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5.5.3 Escapes

Escapes may occur anywhere in the input to gtroff. They usually begin with a backslash and are followed by a single character which indicates the function to be performed. The escape character can be changed; see Character Translations.

Escape sequences which require an identifier as a parameter accept three possible syntax forms.

Examples:

     
     \fB
     \n(XX
     \*[TeX]

Other escapes may require several arguments and/or some special format. In such cases the argument is traditionally enclosed in single quotes (and quotes are always used in this manual for the definitions of escape sequences). The enclosed text is then processed according to what that escape expects. Example:

     
     \l'1.5i\(bu'

Note that the quote character can be replaced with any other character which does not occur in the argument (even a newline or a space character) in the following escapes: \o, \b, and \X. This makes e.g.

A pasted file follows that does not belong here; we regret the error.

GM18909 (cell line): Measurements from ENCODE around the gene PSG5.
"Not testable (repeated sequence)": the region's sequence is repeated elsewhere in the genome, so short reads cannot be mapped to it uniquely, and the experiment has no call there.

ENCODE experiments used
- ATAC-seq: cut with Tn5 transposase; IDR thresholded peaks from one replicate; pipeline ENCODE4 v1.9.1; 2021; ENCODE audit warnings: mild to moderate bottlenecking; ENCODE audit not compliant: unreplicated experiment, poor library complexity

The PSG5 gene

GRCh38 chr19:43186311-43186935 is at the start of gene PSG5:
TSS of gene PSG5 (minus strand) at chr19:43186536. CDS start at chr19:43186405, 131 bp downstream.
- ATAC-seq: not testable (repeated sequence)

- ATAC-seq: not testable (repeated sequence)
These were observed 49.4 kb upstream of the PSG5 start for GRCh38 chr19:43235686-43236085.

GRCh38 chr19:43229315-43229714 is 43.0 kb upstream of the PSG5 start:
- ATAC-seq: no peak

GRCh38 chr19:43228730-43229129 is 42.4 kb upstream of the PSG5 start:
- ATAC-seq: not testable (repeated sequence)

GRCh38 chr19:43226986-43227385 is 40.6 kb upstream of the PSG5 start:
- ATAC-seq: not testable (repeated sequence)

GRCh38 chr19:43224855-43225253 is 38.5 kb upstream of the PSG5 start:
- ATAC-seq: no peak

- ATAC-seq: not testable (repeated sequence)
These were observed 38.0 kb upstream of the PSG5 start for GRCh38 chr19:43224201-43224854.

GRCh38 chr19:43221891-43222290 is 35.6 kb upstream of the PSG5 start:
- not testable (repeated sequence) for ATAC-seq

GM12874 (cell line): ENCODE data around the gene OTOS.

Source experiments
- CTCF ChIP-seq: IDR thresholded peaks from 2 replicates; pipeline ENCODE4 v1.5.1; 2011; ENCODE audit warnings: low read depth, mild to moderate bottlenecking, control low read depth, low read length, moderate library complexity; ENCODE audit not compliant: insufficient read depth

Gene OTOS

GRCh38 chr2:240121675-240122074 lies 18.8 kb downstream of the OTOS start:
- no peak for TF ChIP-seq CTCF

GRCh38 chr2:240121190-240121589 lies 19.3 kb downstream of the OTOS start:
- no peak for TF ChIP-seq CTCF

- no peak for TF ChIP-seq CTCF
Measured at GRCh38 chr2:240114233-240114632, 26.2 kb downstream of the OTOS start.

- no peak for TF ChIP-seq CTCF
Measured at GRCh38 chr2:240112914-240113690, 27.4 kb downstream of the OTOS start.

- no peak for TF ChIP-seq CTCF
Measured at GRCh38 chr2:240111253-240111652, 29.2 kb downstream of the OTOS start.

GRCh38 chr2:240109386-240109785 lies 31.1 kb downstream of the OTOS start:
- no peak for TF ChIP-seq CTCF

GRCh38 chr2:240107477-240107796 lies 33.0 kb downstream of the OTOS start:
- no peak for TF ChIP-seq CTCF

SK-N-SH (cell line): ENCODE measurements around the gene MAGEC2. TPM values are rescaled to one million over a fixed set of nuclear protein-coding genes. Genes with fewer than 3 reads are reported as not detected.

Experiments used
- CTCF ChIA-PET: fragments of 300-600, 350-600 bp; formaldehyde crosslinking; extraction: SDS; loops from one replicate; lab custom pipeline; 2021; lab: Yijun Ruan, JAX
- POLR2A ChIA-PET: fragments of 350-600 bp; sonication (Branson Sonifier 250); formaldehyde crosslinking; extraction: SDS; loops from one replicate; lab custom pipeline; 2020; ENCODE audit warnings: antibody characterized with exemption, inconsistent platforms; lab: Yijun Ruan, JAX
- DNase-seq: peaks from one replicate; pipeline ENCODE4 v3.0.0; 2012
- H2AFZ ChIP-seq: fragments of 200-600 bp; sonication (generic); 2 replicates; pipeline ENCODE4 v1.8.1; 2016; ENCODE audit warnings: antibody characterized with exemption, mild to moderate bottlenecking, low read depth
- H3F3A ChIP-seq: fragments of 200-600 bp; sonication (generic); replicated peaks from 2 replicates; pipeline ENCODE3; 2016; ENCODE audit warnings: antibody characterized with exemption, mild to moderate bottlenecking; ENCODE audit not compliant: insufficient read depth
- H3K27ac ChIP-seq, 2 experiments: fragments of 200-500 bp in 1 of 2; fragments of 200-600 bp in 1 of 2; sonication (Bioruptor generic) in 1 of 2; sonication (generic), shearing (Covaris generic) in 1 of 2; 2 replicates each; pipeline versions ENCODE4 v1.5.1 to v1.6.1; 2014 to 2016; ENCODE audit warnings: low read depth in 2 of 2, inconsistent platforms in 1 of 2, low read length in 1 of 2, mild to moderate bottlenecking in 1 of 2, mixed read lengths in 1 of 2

A caf
     \o
     e\'
     
     
     in Paris
       ⇒ A café in Paris

possible, but it is better not to use this feature to avoid confusion.

The following escapes sequences (which are handled similarly to characters since they don't take a parameter) are also allowed as delimiters: \%, ‘, \|, \^, \{, \}, \', \`, \-, \_, \!, \?, \), \/, \,, \&, \:, \~, \0, \a, \c, \d, \e, \E, \p, \r, \t, and \u. Again, don't use these if possible.

No newline characters as delimiters are allowed in the following escapes: \A, \B, \Z, \C, and \w.

Finally, the escapes \D, \h, \H, \l, \L, \N, \R, \s, \S, \v, and \x can't use the following characters as delimiters:

To have a backslash (actually, the current escape character) appear in the output several escapes are defined: \\, \e or \E. These are very similar, and only differ with respect to being used in macros or diversions. See Character Translations, for an exact description of those escapes.

See Implementation Differences, Copy-in Mode, and Diversions, Identifiers, for more information.